I'm not at all certain as to why new issues would sell at anything other than 100, but I can hazard a guess: I would think that it could take some time for a bank to go through all of the procedures necessary to actually issue a tranche of CDs. They would need to review their need for funding over a certain time frame, factor in the prevailing rates that the market is calling for, and of course jump through all of the registration hoops that are required.

    If, as in the past couple of months, the market rates are rapidly fluctuating, the bank might just give it their best guess as to what the competitive rates will be when the CDs actually hit the market. So if they "guessed" at 5%, but if when actually issued the competitive market rates are actually 4.5%, then the bank might price that CD issue at more than 100, thus causing the bank's actual repayment cost (YTM) to be closer to 4.5%.

    Again, all of this is just a guess on my part. Perhaps someone like @msf or @yogibearbull would have more information in this area.
  • Thank you very much Dan for the clarification. I will pay more attention to Price.
  • @MikeM- Sure thing, Mike. BTW, I believe that bonds also have the same general pricing methodology, so be careful there too.
  • edited December 2022
    The 98 cents you pay now but once matured you get the 100 cents, get 4.5% divs annually base on 100 cents (450$ per yr) that why some cd may yield slightly higher base in purchase price (of course lowered price mean more risks like credit suise cd and higher bankruptcy risks)

    Becareful because Once bankruptcy goes to court may loose all your monies in bonds but may not loose in cd.

    As long as banks are fdic back by Feds investors will get cash back but may take awhile through court procedures.

    That why I am scare buy credits suise but fond of boa or wells Fargo or Chase cd backed w FDIC/FEDS. Better get little less ytm but lessen headaches long terms

    W bonds investments higher grades better to sleep at night, that why you are betting companies won't bellied up in 12 24 or 36 months holding these vehicles (boeing Ford GM Toyota pg&e etc) . Ytm higher than cd near5%

    I am not sure if we need continue hold BBBY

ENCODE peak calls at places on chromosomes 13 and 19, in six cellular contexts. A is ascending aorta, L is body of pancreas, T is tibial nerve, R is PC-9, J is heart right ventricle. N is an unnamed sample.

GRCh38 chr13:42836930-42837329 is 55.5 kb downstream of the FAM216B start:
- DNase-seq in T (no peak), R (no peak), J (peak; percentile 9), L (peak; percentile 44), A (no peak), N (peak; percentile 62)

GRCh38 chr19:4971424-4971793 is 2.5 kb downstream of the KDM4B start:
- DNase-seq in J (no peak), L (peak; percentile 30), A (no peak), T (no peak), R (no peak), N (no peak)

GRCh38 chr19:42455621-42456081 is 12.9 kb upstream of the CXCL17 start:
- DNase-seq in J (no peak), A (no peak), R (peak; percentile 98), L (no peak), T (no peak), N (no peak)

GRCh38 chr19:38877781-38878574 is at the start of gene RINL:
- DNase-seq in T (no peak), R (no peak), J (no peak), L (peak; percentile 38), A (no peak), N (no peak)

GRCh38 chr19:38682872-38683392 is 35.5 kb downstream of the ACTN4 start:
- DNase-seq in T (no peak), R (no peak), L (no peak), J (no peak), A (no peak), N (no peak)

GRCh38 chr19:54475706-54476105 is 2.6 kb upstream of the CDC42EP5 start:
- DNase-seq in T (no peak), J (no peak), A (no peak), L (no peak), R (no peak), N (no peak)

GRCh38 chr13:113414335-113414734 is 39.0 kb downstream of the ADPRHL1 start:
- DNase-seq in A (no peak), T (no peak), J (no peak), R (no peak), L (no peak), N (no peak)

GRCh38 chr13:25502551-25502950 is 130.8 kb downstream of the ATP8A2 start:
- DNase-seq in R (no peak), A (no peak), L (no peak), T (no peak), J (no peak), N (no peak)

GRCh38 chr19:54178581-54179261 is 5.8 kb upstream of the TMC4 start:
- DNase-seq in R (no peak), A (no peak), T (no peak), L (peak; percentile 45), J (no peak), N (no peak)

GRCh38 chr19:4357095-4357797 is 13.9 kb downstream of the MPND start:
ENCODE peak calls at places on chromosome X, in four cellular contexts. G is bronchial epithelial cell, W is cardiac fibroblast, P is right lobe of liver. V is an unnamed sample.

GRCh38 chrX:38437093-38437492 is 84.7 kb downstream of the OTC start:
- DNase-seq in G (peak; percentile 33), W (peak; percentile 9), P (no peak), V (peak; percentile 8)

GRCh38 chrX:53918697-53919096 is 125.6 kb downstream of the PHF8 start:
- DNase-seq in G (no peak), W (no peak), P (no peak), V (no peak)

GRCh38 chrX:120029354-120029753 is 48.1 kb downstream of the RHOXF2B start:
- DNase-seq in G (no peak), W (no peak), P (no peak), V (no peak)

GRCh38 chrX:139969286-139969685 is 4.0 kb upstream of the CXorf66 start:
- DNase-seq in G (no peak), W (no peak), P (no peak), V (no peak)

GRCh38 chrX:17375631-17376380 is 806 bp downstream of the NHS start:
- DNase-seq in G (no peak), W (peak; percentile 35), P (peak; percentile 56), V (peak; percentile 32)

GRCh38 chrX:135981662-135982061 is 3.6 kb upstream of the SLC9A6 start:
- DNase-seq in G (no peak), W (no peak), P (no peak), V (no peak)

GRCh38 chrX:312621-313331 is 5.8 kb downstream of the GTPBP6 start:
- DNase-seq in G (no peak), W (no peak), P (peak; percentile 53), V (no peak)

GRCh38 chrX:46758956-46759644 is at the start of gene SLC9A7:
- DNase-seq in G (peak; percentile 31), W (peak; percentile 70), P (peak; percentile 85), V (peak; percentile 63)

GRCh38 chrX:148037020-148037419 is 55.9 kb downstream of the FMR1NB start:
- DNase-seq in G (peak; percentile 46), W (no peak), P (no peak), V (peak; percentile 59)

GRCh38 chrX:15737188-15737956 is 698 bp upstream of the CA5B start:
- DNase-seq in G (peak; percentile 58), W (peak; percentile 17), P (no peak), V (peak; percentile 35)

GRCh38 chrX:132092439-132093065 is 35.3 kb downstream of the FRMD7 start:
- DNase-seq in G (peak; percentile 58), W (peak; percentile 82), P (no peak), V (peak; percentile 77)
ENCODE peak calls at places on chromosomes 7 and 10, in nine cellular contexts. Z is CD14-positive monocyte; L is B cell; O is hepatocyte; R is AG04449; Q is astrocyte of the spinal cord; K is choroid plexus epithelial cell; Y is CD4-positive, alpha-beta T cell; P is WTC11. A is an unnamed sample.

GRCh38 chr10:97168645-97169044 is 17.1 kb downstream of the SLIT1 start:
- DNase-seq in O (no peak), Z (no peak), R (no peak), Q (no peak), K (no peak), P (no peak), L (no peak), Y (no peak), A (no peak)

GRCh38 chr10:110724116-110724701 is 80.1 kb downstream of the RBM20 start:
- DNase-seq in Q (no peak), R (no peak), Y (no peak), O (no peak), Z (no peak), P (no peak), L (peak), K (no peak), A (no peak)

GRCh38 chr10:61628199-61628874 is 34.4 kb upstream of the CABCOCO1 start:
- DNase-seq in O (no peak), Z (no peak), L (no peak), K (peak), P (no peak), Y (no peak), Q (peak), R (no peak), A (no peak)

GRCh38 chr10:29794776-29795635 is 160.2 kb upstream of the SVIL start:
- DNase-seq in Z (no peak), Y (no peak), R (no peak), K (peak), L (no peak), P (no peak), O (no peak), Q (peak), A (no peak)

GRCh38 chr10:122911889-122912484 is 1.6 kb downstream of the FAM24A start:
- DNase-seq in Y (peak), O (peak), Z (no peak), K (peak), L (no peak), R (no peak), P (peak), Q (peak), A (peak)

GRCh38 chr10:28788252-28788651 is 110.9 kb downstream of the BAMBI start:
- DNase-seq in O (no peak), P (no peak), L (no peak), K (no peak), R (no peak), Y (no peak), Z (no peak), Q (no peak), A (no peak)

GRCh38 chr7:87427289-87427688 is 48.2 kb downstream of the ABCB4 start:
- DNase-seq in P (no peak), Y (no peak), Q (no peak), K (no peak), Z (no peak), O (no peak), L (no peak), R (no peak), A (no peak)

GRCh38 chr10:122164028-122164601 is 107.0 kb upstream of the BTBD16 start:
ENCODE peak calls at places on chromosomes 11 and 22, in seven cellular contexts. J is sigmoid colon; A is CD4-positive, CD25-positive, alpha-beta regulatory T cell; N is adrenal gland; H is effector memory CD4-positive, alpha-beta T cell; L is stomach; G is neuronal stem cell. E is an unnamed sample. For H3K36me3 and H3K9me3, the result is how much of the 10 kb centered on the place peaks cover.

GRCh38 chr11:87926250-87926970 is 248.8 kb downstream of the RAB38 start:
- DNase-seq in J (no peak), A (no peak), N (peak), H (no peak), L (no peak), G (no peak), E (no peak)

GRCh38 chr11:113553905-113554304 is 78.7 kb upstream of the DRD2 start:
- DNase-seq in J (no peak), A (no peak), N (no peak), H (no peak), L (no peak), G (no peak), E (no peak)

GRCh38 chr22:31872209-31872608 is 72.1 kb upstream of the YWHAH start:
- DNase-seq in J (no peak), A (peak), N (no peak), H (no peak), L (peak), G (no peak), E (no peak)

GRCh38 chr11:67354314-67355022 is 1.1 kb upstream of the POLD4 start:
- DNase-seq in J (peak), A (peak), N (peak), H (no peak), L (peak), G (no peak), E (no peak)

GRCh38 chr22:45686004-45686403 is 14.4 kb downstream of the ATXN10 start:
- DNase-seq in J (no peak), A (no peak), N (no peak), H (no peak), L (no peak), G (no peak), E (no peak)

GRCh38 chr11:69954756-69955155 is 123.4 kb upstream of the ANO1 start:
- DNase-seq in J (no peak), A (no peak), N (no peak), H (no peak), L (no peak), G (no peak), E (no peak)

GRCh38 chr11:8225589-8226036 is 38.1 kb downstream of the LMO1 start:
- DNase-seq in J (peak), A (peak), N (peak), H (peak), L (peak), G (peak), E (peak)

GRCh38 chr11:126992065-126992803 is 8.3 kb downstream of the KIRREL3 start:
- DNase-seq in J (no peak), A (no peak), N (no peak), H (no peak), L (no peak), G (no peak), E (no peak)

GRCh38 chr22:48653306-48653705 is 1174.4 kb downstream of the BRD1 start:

, previously ut they are cc- or lowered chance bankruptcy so high maybe 40 50% annually. We bought Bbby bonds 4 yrs ago rated bbb but their rating dropped severely bad last 7 8 months because poor run companies, poor Er, and no more creditrd/cash, lost customers and poor overall economic conditions. Price dropped they are due in 6 months so we are holding on hopeful won't bankruptcies in 6 months. If you sell them you loose 50% of capitals or more prices do low.... As long as they don't bankrupt by April next yr we get all capital back once called
  • I think @Old_Joe's explanation for offer rates of CD is plausible.

    CDs do take some time to put out. Various brokerage platforms have fees of 35-50 bps (that are paid by the banks, not the retail buyers). So, banks set some offering rate ahead and then they set the offer price at brokerage for current conditions. I don't think this should matter much to retail CD buyers but there may be related tax complications.

    BTW, brokerage CDs are fast but expensive way for banks to raise deposit money - their "cost" is the CD offer rate + brokerage platform fee (35-50 bps) + internal overhead. But the money may be raised in days.

    Note that Treasury does this all the time with setting coupons for T-Notes/Bonds and purchases at Auctions are below/above par. It purposely did that for TIPS so that those could be sold above par to achieve negative real rates (bonds with negative coupons cannot work). Treasury doesn't pay any brokerage platform fee, nor brokers charge any commissions for Treasuries (for auction or secondary purchases). Brokers just play nice to the Treasury/Fed and we almost get free lunch.
  • Thanks, Yogi.